Stressed Students Find Assistance at Harriton

A question in the recent SI SIB Facebook group, created to raise support and awareness for various mental health issues, asked the members, “What are your thoughts on Lower Merion School District’s Counseling Program and how they deal with mental health?”

Surprisingly and disappointingly, of the 55 people who responded, 21 claimed that Lower Merion’s services did not help them with their personal problems, while another five said that they were just “okay” at helping.

Even more surprising is that 21 people stated that they have not gone to a counselor at all for their personal problems, despite the school providing many options. In fact, only five people responded that the counseling programs in LMSD were a great help to them.

While the members of the SI SIB group span across many local schools, many of the students who responded negatively to the above question were Harriton Students.

So what does this mean? Does Harriton’s counseling staff not do as helpful of a job as they could, or are students simply not utilizing resources available to them?

Actually, it seems that the Harriton counseling team and their initiatives are much more vast than many students realize. Of course, everyone has a personal counselor to whom they are assigned to, based on last names. These counselors, including Mrs. Carl, Mrs. Coleman, Mrs. Knight, and Dr. Havlick, deal with college recommendations and associated materials; however, they are also primary resources for students to use if they want someone to talk to.

Yet, the Student Services office extends even further. Dr. Fina, the school psychologist, reflects on her role at Harriton as being someone, “to advocate for students, whether that means academically, emotionally, or socially – whatever they need.”

Though this is only her second year at Harriton (she worked at Welsh Valley for  14 years prior).  She says she already loves her job.

“Most frequently, kids just walk in,” Dr. Fina stated. “I have an open-door policy, and if a kid shows up, that’s my primary responsibility.”

She encourages kids to reach out when they are feeling overwhelmed, noting that, “it’s been a tough year at Harriton. My number one concern is the level of anxiety that kids are having. I am blown away by the stress that they are under.”

And Dr. Fina is an excellent resource for those students to utilize. She is friendly, a great listener, and vows to keep absolutely everything said in her office confidential, unless of course she feels the student or anyone else may be in danger.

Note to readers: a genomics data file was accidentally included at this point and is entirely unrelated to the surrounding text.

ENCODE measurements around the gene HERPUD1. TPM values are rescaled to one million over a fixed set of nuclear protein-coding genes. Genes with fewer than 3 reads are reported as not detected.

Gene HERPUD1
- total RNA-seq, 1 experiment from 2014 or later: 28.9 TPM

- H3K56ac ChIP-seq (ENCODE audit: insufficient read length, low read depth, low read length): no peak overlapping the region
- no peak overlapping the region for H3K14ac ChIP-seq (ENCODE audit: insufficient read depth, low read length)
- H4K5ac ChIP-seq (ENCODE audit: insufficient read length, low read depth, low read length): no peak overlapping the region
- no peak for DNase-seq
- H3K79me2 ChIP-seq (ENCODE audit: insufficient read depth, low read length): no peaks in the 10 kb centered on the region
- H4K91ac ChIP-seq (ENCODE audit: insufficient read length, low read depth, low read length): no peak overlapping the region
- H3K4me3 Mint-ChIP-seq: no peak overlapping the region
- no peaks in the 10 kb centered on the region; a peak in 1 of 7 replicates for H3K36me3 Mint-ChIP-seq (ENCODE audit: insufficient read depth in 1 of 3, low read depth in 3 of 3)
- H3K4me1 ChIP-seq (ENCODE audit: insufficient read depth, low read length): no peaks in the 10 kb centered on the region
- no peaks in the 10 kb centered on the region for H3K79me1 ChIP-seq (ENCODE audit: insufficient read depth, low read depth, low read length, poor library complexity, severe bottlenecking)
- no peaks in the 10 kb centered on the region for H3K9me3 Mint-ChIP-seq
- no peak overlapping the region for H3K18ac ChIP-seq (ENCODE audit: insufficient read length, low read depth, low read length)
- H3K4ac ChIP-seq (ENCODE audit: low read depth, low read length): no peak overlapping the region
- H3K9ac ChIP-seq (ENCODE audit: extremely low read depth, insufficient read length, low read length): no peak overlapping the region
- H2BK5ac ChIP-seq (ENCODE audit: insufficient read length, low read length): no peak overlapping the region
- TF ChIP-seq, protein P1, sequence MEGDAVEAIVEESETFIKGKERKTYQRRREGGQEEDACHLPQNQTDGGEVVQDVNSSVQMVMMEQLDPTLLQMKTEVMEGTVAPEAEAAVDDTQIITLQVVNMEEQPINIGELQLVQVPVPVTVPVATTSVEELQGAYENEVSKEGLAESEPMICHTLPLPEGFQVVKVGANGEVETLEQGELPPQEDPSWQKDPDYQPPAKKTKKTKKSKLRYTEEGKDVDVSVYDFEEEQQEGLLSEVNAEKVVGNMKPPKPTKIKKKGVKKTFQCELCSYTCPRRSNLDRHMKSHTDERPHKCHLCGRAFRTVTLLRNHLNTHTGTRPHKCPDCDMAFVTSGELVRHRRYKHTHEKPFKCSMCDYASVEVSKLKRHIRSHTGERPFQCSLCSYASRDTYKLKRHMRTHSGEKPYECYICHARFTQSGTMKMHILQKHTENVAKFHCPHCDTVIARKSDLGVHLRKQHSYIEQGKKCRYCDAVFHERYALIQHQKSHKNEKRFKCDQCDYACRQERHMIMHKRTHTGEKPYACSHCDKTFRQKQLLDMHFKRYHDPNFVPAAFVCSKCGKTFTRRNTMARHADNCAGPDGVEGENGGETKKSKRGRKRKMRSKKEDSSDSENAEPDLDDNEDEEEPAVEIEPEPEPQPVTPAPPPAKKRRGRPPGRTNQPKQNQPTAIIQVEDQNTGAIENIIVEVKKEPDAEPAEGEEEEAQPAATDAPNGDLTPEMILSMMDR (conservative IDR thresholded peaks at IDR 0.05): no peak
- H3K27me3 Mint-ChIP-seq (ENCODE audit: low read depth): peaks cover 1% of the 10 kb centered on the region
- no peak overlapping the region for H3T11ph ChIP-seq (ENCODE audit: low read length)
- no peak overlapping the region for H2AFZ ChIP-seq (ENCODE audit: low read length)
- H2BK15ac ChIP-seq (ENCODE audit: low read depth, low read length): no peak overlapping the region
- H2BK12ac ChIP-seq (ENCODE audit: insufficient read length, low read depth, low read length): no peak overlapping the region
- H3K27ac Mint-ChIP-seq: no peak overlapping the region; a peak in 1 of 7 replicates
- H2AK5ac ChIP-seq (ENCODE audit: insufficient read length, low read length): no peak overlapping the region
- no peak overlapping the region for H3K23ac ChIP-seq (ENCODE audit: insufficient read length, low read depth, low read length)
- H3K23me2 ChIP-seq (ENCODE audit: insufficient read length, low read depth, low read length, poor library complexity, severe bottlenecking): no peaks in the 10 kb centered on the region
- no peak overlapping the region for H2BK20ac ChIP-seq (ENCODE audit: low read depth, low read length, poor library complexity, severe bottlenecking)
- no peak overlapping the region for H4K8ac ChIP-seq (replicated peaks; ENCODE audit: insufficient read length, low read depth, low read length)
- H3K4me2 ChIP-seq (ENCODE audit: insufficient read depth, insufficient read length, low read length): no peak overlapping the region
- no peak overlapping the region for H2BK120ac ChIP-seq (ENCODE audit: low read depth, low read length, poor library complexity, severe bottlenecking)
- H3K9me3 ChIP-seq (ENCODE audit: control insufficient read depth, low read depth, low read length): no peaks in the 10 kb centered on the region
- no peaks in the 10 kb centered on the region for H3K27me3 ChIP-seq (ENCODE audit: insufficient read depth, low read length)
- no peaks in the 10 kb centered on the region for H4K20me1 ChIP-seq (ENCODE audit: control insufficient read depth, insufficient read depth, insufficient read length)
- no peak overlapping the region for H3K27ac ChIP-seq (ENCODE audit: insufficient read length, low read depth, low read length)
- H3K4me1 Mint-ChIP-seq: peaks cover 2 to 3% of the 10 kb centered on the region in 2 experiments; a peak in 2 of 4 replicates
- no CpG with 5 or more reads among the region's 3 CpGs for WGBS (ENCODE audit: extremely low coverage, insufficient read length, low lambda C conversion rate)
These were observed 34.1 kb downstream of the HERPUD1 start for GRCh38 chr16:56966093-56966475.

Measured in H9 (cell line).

Students are also more than welcome to talk to Mrs. Brett, the wellness counselor, Mrs. Bowlby, the college access counselor, or Mrs. Manfre, Harriton’s own social worker. Mr. Bell, a mental health counselor, also just arrived at Harriton after Spring Break. All of these faculty members can be found in the Student Services office.

Mr. Eveslage, our school principal, also emphasizes the importance of connecting with an adult, whomever that may be.

“You hope that students aren’t experiencing these difficult times in isolation, because I think that that takes an already tough situation and makes it more challenging,” he said. “Does that mean that the people you talk to have all the answers? No. But the student will see that there are others going through similar situations, and it helps them manage their situation and broaden their perspective.”

Of course, anyone in the student services office is available for students to talk to, but sometimes it may be easier to divulge personal information to someone that the student already knows.

Teachers, aides, and coaches can all also be exemplary listeners and sources of advice. Both Mr. Eveslage and Dr. Fina noted how impressed they were with how Harriton teachers handle complex situations of stress.

Speaking with a teacher, and just letting him or her know what is going on, can help the student better manage themselves, as well as lend a level of understanding for the teacher. In many cases, these conversations can lead to possible extensions for works, helping to alleviate stress for the student.

Another resource available at Harriton is the START program. Over the years, this program has somehow gained a damaged reputation among students; however, the program is still up and running, and has been an extremely important resource for many students and families.

The program works through anonymous referrals by another student, faculty or family member, and strives to simply seek the best for an individual. Unlike other options, the START program supports a student with an entire team (that meets once every four days), not simply another individual.

Lastly, Harriton also has a “Mental Health and Wellness Resources” page (hyperlink here:, which provides necessary contact information for other local resources.

Overall, the assets available at Harriton regarding mental health are abundant. The Harriton community has built itself to be geared towards helping the student at all costs, and hopefully students will utilize the free resources available to them.

However, the biggest take-away for a student would be that, just as Mr. Eveslage said, “It’s healthy to express how you’re feeling to those in which you confide.” And whether that person be a parent, close relative, teacher, counselor, or therapist, just letting everything out can be astoundingly helpful.